Minibrix sets were manufactured by the Premo Rubber company of Petersfield, Hants. Premo was a subsidiary of the I.T.S. Rubber Company, which Arnold Levy had founded in Sandringham Road, Petersfield in 1919.
Levy was born in April 1886 in Sunderland where his father had been a leading member of the Jewish community. He went into the "leather and grindary" trade, which acted as wholesale suppliers to the shoe repair industry. His business took him to America which step had two significant consequences for him. Firstly he married an American girl, Lena and secondly he came to know of a revolutionary new style of rubber shoe heel called the "convex-concave". I.T.S. was named after the American manufacturers of this product Ingiver, Tufford and Smith and the Petersfield factory was originally set up to manufacture the heel under licence. At its peak the factory employed some 250 people making it the largest single employer in the town.
The heel was a success; the firm prospered and decided to diversify. The shoe supply side was conducted under the name of 'Itshide' whilst 'Premo' was used as the trade name for a further range of rubber goods. This included bath brushes, complexion brushes, and in-bath mats, various medical items and, most importantly for us, Minibrix.
Arnold and Lena had no children of their own but Arnold's brother Moss, who was the company secretary, had nine! Minibrix may well have been developed with these children in mind. The exact origins of the bricks are unclear. The American Erector Company had introduced fibre-interlocking bricks in the early 30's to complement their metal constructional system. More significantly the Rubber Specialties Company Incorporated of Conshohocken, Pennsylvania introduced interlocking rubber bricks called Bild-O-Brik, almost exactly similar to Minibrix, in 1934. It may well be that Arnold Levy had seen either or both of these products on one of his many trips to the United States. However, the actual design of the British bricks and the other elements of the Minibrix system is thought to have been the work of a Mr Gilbert, an ITS engineer, and patents for the product were applied for on July 5th 1935 in the names of the Premo Rubber Company and Arnold Levy.
The system consisted of small brown rubber bricks which measured 1in x 1/2in x 3/8in. From the bottom of these bricks two lugs protruded. These lugs (or "pips" as they were known to the company workers) located in holes in the top of the bricks and in this way brickwork walls could be constructed. This constructional method, later reinterpreted in plastic, has come to dominate constructional building toys right through to the present day.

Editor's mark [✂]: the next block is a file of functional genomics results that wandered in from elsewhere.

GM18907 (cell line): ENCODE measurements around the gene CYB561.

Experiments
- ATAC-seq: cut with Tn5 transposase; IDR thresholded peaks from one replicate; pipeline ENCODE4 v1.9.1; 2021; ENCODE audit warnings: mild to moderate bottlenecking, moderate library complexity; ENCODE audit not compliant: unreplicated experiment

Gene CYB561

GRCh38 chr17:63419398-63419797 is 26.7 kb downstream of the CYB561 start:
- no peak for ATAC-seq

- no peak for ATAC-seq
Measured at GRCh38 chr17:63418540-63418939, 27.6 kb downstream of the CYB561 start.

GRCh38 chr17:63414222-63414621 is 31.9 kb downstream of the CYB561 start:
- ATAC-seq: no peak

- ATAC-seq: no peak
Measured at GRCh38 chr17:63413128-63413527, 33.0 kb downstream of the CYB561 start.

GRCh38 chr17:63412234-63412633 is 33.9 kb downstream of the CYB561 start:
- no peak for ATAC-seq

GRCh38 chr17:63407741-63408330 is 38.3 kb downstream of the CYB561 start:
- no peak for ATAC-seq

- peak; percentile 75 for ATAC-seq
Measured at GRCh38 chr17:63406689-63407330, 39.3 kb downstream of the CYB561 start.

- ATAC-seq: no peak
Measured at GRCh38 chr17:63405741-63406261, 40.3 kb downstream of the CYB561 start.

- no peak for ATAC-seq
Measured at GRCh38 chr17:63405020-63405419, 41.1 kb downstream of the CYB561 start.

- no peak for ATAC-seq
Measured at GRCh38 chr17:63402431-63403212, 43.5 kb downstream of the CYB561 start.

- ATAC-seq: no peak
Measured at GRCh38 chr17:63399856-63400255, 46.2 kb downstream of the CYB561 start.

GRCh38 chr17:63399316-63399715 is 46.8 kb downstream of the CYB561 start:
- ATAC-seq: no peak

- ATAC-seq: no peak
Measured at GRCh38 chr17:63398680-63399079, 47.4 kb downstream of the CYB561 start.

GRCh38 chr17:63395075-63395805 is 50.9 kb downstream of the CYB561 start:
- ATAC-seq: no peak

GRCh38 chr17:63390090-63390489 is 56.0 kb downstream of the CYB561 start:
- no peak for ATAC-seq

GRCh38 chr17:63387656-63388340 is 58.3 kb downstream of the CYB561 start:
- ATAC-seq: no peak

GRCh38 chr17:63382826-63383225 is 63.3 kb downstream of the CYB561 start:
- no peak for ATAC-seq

A No.1 set from 1935
There were initially eight main outfits in the system, numbered 0 to 7, which were launched in August 1935. However, by July 1936 the 0 outfit was renamed the 'Junior' outfit and a series of four accessory outfits was introduced for building up to the larger outfits. Prices ranged from 5/- to 63/- These sets contained whole bricks, half bricks, angle bricks, lintels, thin plastic windows and doors that located in tiny holes in the bricks, and stiff card roofs. The sets were packed in flat green rectangular boxes in an attractive but labour intensive manner, the bricks in the central portion of the box being made up into house facades by the packers. The rather basic instruction manual, which contained enhanced photographs of models, was supplemented by a set of blueprints, one for each model, which gave details of the floor plan and each elevation of the finished model. These models were advertised as having been designed with the aid of a local architect, one W.R.T. Carter A.R.I.B.A.
At the back of the manual were photographs of certain 'super-models'. Amongst these were models of Hampton Court; Tower Bridge; and a skyscraper, clearly modelled on the Empire State Building, and measuring nearly four feet in height. Though the manual gave no instructions for these models, they could be obtained for 2d from your friendly dealer! By May 1936 dealers were able to purchase Service or Dealer's cabinets for £6 or £3 respectively, which contained a range of spare parts for separate sale. By this time the factory was also producing models for shop and exhibition display.